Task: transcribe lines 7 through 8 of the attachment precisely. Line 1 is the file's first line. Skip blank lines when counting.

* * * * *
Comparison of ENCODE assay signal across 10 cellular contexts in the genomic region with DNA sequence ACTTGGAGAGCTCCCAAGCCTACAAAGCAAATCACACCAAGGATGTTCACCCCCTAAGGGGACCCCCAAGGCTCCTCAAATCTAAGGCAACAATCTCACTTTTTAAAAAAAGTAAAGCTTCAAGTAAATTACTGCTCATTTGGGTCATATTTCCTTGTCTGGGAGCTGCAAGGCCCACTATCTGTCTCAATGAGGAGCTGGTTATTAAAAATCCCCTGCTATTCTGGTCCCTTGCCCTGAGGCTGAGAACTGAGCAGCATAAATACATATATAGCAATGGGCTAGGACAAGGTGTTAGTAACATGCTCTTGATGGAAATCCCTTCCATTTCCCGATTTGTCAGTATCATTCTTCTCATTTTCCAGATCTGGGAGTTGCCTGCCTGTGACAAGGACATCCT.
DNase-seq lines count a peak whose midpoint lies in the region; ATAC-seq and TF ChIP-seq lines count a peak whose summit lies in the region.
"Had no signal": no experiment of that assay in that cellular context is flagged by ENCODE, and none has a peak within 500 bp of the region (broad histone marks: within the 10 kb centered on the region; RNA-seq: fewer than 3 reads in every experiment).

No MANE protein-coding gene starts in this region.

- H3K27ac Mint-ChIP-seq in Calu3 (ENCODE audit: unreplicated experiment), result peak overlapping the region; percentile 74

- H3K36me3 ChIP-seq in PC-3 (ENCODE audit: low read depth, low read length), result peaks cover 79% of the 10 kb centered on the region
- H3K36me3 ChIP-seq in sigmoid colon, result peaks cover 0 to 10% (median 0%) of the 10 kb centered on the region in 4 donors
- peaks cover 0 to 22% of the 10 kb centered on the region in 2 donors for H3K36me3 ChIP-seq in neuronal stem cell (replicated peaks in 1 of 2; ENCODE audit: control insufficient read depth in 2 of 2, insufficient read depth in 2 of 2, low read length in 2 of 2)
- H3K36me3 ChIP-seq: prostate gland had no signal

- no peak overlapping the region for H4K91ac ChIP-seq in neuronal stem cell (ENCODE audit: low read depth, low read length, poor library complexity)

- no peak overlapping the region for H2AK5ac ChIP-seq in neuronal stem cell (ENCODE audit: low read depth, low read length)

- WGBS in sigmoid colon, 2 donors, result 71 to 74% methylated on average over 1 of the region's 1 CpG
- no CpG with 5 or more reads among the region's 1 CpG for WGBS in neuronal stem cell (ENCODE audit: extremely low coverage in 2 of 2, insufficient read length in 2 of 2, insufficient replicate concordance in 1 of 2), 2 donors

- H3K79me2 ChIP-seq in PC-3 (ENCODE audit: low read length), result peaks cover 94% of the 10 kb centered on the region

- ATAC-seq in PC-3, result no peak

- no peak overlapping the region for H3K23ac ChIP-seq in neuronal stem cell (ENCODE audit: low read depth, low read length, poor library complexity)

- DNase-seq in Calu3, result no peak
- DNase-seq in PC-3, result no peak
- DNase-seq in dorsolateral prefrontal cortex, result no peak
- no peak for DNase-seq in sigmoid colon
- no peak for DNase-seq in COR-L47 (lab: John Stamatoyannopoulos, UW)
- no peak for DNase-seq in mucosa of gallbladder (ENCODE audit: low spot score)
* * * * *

- H3K36me3 ChIP-seq in sigmoid colon, result peaks cover 0 to 10% (median 0%) of the 10 kb centered on the region in 4 donors
- peaks cover 0 to 22% of the 10 kb centered on the region in 2 donors for H3K36me3 ChIP-seq in neuronal stem cell (replicated peaks in 1 of 2; ENCODE audit: control insufficient read depth in 2 of 2, insufficient read depth in 2 of 2, low read length in 2 of 2)